8. That sounds like an awfully big world for just a few friends.
  9. AI has a lot to do with this as well. Its perfectly fine to make NPCs impassable if the AI is smart enough not to linger in places where its in the way. If they stay in the way, maybe its not an issue with them being solid, but with them being too stupid to move.
  10. Well, elves would have different races the same reasons humans do. Genetic drift and environmental factors create superficial differences along with a spare few physiological ones. I tend to think that "Race" as a term to distinguish between "Elf" and "Dwarf" tribe or clan for distinguishing between "Cave Dwarf" and "Hill Dwarf" is acceptable, the terms are more social in nature than genetic. Bloodline would work though as it references the genetic nature in an easy to understand way without sounding too scientific. Maybe sticking with race for the big groups and blood lines for the sub-groups.
  11. So here is a question.. in fantasy games, the term "race" usually means something closer to "humanoid species" as in Elves, Dwarves, Humans, etc. Now what if you want each of these to have actual races as we think of them in real life? What do you call the "races"? Species is the default and correct term, and would be fine in a sci-fi setting but some how talking about species and elves in the same sentence is odd. Anyone got a better term to distinguish between Elves and Dwarves when both have sub-species, aka races?
  12. I like that concept quite a lot wave. Another suggestion would be to keep the NPCs nameless and mostly unresponsive if spoken too. That allows you to create a large number of them for the same of filling the streets and creating that tactical situation without distracting from the important NPCs. You could also assign houses to each at random and have TES: Oblivion style AI wandering, but lock the houses. At any point, if a new important and named NPC is needed, you can change a nameless one into him, guide the player to him, and maybe allow him access to that particular house. The whole idea would be to make the player feel like there was a lot there without wasting development time actually making it. Procedural content could also be used very heavily in this sort of situation.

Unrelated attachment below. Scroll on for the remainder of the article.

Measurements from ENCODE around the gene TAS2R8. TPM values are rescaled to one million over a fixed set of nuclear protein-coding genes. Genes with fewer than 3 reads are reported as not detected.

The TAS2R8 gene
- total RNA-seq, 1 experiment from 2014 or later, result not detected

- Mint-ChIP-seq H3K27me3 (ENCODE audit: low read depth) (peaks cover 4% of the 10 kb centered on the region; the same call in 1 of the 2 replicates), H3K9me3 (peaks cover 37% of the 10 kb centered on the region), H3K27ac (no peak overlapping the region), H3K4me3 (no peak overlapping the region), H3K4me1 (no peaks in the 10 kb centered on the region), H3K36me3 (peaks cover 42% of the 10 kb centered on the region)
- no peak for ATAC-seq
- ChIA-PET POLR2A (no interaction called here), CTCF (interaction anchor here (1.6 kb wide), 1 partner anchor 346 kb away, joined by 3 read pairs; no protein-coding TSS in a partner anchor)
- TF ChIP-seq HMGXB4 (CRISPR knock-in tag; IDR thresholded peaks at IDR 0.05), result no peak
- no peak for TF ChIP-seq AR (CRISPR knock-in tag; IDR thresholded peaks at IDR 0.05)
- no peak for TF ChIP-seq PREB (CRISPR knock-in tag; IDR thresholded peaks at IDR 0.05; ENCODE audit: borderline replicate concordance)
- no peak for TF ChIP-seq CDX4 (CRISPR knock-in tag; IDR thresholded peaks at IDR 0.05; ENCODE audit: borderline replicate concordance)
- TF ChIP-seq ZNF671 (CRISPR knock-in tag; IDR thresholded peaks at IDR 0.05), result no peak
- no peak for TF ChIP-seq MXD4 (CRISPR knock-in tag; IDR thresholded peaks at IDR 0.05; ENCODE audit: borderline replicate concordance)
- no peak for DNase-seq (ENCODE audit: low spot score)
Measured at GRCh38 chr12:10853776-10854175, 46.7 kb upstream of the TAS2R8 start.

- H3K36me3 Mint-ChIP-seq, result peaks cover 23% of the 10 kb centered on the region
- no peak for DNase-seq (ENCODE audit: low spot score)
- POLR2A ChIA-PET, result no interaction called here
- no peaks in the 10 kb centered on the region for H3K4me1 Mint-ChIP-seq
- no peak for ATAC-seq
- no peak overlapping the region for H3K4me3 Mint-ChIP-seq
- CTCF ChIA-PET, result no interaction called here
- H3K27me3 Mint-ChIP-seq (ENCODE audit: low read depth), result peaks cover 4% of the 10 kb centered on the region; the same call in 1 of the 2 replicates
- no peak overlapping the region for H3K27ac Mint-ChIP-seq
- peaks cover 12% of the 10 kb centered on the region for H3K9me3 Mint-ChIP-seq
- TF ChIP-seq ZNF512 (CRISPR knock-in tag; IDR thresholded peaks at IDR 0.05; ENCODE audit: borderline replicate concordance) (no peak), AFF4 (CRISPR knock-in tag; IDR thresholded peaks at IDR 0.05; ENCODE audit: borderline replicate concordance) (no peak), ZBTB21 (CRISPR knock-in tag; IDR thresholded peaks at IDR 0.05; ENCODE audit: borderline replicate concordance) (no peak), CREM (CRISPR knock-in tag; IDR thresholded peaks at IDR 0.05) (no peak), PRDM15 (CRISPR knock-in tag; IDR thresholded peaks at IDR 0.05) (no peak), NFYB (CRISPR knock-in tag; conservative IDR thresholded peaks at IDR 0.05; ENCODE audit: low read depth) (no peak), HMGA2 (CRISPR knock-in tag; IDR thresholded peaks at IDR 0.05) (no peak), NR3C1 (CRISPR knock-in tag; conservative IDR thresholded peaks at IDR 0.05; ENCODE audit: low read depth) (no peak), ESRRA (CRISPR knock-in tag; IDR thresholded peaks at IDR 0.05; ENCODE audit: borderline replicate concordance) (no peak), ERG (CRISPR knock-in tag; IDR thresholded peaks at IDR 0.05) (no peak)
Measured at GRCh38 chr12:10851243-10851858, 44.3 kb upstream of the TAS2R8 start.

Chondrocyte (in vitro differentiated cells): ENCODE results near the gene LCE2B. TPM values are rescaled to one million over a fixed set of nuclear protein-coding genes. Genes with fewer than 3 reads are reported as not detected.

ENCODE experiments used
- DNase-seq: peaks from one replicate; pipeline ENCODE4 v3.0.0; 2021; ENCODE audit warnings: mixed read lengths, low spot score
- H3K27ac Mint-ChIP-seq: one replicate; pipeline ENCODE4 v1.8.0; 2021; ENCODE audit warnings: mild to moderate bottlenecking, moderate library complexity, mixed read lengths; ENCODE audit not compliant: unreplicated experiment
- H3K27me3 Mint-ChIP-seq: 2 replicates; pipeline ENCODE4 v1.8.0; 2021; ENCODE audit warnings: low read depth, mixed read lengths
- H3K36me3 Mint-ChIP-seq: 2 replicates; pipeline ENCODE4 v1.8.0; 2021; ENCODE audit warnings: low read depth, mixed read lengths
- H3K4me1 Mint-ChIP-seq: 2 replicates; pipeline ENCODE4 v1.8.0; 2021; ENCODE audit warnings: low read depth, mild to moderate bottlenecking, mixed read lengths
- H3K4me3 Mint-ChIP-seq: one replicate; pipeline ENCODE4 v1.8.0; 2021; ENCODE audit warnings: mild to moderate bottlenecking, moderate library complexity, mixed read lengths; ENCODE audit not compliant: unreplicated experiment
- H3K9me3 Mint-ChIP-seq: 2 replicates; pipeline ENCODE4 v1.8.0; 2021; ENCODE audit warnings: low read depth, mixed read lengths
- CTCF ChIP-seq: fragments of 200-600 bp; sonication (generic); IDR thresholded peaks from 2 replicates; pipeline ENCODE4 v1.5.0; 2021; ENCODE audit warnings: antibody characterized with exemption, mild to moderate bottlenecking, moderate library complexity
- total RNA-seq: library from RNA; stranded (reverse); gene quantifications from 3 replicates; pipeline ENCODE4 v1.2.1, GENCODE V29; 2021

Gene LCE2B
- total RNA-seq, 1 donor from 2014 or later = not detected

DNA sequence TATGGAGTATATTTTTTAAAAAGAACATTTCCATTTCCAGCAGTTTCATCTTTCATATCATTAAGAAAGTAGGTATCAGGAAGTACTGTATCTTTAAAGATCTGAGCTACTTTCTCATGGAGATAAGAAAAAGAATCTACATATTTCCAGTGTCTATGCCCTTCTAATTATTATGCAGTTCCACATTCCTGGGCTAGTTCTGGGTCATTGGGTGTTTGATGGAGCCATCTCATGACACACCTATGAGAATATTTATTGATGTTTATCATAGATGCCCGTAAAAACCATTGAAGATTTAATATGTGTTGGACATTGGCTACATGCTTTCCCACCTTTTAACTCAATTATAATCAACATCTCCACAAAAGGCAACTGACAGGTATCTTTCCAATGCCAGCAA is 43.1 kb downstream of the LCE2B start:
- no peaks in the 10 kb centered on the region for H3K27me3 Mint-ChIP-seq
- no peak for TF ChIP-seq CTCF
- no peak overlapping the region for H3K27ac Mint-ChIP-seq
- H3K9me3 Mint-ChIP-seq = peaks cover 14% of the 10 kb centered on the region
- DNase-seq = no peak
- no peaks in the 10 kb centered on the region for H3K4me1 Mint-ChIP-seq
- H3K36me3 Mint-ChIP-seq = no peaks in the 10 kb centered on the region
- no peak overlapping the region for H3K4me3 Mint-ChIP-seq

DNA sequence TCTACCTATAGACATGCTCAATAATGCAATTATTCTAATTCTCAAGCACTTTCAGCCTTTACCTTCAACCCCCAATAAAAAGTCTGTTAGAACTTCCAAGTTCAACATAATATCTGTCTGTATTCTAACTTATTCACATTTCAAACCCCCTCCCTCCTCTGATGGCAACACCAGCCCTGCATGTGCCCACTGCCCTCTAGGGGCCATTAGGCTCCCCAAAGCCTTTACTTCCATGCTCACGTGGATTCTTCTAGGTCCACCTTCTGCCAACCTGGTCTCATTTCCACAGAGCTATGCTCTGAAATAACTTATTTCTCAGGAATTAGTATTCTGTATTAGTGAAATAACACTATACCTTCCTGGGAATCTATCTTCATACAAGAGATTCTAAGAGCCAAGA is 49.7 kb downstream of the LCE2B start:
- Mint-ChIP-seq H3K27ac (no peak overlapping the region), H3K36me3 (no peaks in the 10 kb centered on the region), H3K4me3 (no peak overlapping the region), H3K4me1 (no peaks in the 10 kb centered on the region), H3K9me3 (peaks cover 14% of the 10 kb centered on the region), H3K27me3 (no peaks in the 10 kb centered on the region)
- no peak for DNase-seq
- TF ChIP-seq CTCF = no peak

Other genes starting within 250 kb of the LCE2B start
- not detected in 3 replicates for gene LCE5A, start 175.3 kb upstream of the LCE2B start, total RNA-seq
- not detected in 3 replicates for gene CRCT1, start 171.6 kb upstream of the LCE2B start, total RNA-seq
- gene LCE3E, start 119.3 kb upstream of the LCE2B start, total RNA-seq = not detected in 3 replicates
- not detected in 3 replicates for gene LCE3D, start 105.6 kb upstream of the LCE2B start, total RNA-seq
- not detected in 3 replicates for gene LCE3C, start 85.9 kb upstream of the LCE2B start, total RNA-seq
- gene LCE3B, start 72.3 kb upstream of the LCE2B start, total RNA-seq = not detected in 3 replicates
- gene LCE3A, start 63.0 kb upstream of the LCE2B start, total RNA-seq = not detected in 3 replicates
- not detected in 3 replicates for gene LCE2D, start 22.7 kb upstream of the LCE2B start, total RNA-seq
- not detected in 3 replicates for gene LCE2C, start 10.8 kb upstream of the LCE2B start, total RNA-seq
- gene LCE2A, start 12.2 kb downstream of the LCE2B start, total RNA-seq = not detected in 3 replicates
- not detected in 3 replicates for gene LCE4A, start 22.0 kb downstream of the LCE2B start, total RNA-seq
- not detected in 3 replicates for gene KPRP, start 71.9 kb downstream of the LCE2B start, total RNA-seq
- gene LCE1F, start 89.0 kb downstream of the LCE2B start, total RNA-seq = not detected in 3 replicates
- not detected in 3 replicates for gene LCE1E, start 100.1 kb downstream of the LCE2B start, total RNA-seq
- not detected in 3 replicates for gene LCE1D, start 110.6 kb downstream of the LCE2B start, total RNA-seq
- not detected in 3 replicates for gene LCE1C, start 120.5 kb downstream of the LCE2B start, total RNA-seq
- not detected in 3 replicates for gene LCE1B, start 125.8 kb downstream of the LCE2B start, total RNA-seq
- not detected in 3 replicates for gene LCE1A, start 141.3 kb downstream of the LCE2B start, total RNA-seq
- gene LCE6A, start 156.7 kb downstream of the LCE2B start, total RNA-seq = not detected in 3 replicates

13. Quote:Original post by FableFox and the other thing is real time bones blending. for example if you punch a person, then grab him, the movement for being punched must blend with movement being grabbed. you don't want to see your opponent to 'magically' start at being grab beginning motion. This is really a big point to me. You cant have it in real time and not adjust for the player's reaction time. Throwing your opponent to the side to stop a hit happens differently if you react early in the movement compared to when the foe has nearly landed the blow and not modeling that makes for jerky or stale animations.
  14. I have a rough idea and would like to know if there is an engine out there within the reach of beginners (C4, Unity, etc) that can do this: I'd like mortal Combat like fights using 3D models. When a move is initiated the model animation begins and when the model interacts with something else, the animation can dynamically change (based on defined rules) and the engine can also return data on the interaction that could be used to calculate damage to the avatars. This obviously also requires full physics as well as IK animation, and blending animations. An example if the above was unclear. A fighter is walking backwards away from a foe. Mid step (and animation) he side steps and starts a kick. The kick is stopped by the other fighter mid way with a block, and the force of the interaction is returned and used to calculate damage to the fighters. A fighter lunges toward another fighter. Mid lunge, the the fighter gets a hard right hook to the head and falls to the side. I realize that this is a lot of programming to make it work (on the part of the engine at the very least) and is out of reach for most engines I can think of, but if it were done, it would be far more extensible than the alternative: hard animating all the possibilities between every model combo.
  15. I'm not sure how to answer, but I think I know how you could find an answer. Make a list of all the "cheap" scares you can: sudden noises, jumping out of the dark, everything Doom 3 does, etc. Then go watch every horror movie you can find and write anything not on the first list in a new list to actually use.